In Cuba, foreigners are only allowed to use official government taxis, which cost just under a dollar a mile. Locals mostly use shared taxis that run a set route – you can get in and out anywhere along the way for just under fifty cents.
I liked the price of the shared cabs and the drivers liked the idea of picking up an extra passenger, so I often found myself squeezed into a 1950 Dodge with nine other people.This was great fun until one day we turned a corner and two policemen waved us over to the curb. Instant pandemonium broke loose inside the cab.
The driver, it turned out, had no cabbie license, so it was imperative that we convince the police that we were in fact all friends rather than paying passengers. This was easy for everyone else – all they had to do was shout out their names and agree upon a destination. The problem was me.
I grabbed the driver's arm.“My name is Karin. What’s yours? Julio? Look, I’m marrying your brother who lives in Miami and I came down here to meet your father before the wedding and you’re taking me around to see –“
“And you have two children called Maria and Tomas!” a little old lady in the back shouted.
“And your sister, Lucinda, was against the marriage because she’s older than you and she wanted to get a husband first!” another woman with a bag of oranges threw in. Cubans are great storytellers.
“And your two cousins, Pedro and Marco, hate Julio because –""Shut up, I’ll never remember all that!”I said.
By then the police had arrived. They pulled me aside and one of them started questioning me. There was a lot on the line – if I failed then they would take away Julio’s vehicle.
So I told the cop about falling in love with Julio’s brother. I laid it on thick, with lots of tedious detail. Every once in a while I’d say, “Oh there's so much more - it took us years before we could be together...”
Nothing a guy hates more than a chick flick.
The policeman actually escorted me back to the cab and opened the door for me. By then the other passengers had all gone their separate ways, so I never did find out what my two cousins had against my fiancé’s brother.
I always thought the most difficult part of this program would be getting teachers to embrace new technology. After all, not every educator is fluent in iMovie or MovieMaker. I was so concerned about this that I included 300 still photos in each of our modules in case a teacher decided to duck the whole video idea and just have their students create Power Point presentations.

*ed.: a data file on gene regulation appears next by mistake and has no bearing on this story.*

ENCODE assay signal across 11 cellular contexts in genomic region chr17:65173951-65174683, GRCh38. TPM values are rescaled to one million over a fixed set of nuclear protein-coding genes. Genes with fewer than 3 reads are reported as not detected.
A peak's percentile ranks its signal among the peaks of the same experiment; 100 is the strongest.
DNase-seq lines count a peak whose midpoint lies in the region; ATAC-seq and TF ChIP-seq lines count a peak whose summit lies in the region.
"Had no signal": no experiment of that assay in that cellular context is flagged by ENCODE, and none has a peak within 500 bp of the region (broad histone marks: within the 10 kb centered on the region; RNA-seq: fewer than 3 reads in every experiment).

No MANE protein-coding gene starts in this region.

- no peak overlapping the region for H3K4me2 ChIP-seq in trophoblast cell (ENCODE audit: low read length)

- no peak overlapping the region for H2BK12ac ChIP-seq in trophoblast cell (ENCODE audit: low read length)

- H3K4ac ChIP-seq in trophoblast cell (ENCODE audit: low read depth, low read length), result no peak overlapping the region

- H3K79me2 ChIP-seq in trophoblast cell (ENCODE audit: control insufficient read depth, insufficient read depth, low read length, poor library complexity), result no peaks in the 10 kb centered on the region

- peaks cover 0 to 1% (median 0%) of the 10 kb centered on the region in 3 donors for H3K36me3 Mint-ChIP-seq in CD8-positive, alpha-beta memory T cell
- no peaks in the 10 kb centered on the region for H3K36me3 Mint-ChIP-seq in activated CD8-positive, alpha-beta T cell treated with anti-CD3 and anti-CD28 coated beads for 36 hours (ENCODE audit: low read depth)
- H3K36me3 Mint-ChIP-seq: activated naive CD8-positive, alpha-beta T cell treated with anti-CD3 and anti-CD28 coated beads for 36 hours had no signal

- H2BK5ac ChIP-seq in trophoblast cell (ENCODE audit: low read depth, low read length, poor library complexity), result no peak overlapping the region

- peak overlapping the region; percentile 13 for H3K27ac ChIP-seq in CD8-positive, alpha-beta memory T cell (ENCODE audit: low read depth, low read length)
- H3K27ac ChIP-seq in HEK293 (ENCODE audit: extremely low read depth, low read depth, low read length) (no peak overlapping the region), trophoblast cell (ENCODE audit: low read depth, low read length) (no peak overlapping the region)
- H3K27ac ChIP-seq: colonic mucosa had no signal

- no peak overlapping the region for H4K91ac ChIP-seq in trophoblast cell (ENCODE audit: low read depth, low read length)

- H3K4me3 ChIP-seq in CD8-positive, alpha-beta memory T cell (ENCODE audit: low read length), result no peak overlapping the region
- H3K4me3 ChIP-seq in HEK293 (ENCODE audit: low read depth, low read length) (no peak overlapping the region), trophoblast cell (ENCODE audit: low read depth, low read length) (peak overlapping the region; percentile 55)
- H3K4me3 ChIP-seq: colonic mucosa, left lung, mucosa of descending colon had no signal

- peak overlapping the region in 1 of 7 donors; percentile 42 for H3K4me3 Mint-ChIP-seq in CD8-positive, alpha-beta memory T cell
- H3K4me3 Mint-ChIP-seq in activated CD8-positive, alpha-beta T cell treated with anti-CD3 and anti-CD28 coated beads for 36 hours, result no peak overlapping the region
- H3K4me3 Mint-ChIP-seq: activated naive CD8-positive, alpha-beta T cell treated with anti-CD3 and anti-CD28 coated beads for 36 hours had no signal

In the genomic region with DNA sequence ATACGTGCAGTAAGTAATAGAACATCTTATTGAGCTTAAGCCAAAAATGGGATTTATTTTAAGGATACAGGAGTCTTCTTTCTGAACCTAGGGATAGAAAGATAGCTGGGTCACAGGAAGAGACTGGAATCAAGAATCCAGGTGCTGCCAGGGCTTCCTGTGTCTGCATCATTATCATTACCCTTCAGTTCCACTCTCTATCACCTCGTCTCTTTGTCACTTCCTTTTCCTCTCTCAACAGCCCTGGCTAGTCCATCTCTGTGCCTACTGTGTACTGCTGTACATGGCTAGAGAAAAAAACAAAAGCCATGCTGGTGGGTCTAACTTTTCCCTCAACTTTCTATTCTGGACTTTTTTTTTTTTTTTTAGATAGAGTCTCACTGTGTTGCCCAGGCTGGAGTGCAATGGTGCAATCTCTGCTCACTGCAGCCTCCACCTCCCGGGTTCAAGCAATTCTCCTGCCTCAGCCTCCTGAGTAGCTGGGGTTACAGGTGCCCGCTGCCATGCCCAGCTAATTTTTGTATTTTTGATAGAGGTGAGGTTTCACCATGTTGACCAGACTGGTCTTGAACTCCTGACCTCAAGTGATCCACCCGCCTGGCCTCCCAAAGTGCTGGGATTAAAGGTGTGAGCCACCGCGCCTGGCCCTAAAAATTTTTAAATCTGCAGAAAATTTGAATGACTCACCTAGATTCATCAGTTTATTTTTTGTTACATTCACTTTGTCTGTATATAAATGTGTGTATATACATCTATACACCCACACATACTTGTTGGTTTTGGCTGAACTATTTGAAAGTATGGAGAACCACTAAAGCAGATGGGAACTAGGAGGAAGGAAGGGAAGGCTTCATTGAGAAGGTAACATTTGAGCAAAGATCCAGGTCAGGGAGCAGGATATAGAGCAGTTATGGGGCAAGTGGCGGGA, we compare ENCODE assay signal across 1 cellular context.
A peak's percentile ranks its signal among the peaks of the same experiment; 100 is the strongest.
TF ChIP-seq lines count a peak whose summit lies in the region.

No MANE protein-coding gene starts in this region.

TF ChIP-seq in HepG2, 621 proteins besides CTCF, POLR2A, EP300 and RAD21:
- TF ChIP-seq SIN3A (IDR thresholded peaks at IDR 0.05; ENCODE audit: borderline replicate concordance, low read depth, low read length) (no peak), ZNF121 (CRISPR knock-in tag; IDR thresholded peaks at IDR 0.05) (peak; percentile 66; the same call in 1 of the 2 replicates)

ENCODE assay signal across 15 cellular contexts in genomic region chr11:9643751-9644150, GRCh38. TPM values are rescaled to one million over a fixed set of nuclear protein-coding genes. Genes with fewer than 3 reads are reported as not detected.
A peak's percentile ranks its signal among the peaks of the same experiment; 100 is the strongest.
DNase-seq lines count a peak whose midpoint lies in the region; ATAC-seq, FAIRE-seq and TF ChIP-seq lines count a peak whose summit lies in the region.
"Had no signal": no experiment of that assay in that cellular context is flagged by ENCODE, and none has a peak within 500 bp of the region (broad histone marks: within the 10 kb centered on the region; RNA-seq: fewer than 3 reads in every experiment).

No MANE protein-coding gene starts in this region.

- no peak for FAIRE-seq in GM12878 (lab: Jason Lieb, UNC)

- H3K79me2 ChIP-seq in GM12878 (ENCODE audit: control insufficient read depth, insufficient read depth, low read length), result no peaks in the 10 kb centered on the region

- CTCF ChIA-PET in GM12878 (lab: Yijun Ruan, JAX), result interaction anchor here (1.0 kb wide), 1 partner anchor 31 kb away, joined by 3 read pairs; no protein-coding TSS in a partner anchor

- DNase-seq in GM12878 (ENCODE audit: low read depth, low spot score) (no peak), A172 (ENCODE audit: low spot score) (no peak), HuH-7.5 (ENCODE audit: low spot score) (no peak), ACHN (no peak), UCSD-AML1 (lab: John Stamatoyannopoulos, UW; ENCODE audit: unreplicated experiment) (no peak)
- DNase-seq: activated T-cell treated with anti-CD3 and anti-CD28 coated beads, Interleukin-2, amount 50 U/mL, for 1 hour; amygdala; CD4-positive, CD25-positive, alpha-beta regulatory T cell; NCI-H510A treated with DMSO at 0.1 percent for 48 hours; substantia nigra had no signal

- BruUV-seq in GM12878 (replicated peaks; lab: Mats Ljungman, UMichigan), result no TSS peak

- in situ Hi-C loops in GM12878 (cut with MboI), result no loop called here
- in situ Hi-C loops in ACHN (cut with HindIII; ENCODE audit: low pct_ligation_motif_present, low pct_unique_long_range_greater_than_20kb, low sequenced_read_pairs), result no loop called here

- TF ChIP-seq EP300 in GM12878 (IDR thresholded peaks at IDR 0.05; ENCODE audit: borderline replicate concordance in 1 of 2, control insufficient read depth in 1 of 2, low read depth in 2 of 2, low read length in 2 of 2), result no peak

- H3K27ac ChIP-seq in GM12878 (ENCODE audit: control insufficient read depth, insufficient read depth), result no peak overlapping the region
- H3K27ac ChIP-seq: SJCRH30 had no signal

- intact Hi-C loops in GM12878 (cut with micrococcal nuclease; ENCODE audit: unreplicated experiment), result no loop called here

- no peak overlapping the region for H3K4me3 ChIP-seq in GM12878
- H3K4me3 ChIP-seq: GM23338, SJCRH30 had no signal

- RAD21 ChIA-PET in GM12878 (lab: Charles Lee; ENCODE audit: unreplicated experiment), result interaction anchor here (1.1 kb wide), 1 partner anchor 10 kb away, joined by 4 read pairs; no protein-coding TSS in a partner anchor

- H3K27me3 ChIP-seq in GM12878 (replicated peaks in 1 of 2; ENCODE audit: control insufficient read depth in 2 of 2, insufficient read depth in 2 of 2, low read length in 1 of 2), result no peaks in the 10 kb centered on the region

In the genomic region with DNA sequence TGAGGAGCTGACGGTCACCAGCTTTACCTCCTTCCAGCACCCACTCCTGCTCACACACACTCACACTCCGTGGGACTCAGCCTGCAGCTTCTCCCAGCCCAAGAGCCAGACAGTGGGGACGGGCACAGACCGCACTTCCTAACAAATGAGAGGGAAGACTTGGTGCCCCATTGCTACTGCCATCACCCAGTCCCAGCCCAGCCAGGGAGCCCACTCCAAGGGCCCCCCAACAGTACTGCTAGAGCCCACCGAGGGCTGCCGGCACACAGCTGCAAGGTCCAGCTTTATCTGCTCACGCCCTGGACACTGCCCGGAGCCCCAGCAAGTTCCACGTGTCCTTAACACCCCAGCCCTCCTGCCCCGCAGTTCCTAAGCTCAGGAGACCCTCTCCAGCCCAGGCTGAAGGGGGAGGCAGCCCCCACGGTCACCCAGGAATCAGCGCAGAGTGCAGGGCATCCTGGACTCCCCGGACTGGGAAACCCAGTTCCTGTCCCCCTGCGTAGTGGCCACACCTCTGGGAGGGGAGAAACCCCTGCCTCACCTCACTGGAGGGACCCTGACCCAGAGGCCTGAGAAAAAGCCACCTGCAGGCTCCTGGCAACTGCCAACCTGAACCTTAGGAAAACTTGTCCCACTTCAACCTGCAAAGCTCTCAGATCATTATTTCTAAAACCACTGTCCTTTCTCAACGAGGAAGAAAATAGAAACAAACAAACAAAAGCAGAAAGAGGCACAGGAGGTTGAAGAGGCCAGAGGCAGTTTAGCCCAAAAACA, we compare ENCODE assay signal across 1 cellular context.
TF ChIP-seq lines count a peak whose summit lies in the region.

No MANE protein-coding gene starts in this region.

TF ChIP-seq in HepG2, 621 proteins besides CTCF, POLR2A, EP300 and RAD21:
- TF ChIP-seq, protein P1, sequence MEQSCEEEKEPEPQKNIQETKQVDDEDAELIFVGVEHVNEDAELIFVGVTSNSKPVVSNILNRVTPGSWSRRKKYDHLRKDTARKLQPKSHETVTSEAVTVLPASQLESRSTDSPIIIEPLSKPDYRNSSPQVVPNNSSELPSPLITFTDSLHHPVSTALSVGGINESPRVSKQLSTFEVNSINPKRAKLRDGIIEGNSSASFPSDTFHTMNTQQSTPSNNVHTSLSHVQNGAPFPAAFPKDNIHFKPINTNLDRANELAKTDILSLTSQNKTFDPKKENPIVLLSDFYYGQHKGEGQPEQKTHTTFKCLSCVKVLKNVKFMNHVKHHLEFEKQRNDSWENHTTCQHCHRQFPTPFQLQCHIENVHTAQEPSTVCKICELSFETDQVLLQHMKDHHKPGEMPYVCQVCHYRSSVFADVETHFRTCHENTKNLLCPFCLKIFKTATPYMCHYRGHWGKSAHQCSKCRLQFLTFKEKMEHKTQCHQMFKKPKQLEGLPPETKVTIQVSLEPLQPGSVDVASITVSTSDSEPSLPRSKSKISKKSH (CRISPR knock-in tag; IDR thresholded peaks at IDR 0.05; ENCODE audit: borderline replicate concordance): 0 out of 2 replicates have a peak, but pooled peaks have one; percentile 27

One day it happened: a teacher wrote to tell me that his students would only be using the stills. I realized he was afraid of the editing software and tried to explain how easy it was, to no avail.
About two months later, a bunch of videos arrived from my Power Point teacher. I called him up to thank him and casually asked if he had learned how to use iMovie. “Goodness no,” he replied. “The kids did the editing. I just helped them with their storyboards.”
Nowadays when a teacher tells me she doesn’t want to use the video footage, I agree immediately. I figure her students will talk her into it. They always do.
Who doesn't do daily battle against an overflowing in-box?
In an effort to send you only material that you want to read, we are splitting our newsletter in two. This current TAKE 2 NEWSLETTER will continue to focus on behind-the-scenes stories of getting footage and the wonderful ideas that our teachers and students come up with to use it. It will be published every other month.
In addition, whenever we launch a new set of footage from Cuba, Sudan, or Japan, we will put out a MODULE-SPECIFIC NEWSLETTER with links to sample footage, stories, and curriculum. Anyone on this list will also have access to tutorials on Moodle, Jing, Tagxedo, and other free, cutting-edge educational software products that teachers might wish to incorporate into their classrooms.
If you are interested in subscribing to our MODULE NEWSLETTER, please click here. This is an opt-in list. If you do not wish to be put on this list, you don’t need to do anything. We will continue to send you this Take 2 newsletter approximately every other month.
“Merci mille fois.”
Mary Dowden, Teacher
Junipero Sierra High School